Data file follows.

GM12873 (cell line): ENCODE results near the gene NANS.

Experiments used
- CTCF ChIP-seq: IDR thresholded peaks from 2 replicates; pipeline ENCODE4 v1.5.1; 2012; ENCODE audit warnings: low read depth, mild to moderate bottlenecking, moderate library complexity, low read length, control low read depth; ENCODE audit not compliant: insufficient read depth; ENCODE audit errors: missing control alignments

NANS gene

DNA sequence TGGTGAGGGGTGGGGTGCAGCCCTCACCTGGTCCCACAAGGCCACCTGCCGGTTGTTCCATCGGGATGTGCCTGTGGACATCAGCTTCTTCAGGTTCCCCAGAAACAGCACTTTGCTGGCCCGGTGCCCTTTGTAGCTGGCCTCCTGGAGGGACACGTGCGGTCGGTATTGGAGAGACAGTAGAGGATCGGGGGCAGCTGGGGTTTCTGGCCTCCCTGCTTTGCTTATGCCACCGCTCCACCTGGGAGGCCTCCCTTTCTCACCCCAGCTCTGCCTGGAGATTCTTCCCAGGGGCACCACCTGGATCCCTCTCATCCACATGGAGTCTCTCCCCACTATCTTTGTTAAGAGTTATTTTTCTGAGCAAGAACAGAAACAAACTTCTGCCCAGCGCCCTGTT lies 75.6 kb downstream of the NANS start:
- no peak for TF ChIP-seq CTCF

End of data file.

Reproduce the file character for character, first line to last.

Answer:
GM12873 (cell line): ENCODE results near the gene NANS.

Experiments used
- CTCF ChIP-seq: IDR thresholded peaks from 2 replicates; pipeline ENCODE4 v1.5.1; 2012; ENCODE audit warnings: low read depth, mild to moderate bottlenecking, moderate library complexity, low read length, control low read depth; ENCODE audit not compliant: insufficient read depth; ENCODE audit errors: missing control alignments

NANS gene

DNA sequence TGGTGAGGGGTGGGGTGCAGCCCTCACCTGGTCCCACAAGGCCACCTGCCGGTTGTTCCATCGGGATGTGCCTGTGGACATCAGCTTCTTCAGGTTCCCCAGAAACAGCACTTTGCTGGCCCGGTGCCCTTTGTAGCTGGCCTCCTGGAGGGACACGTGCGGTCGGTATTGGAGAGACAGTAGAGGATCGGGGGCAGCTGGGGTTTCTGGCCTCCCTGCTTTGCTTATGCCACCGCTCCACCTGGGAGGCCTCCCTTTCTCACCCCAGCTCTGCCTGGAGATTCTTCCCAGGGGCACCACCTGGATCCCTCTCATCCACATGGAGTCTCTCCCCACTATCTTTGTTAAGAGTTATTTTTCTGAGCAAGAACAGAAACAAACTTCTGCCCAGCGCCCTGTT lies 75.6 kb downstream of the NANS start:
- no peak for TF ChIP-seq CTCF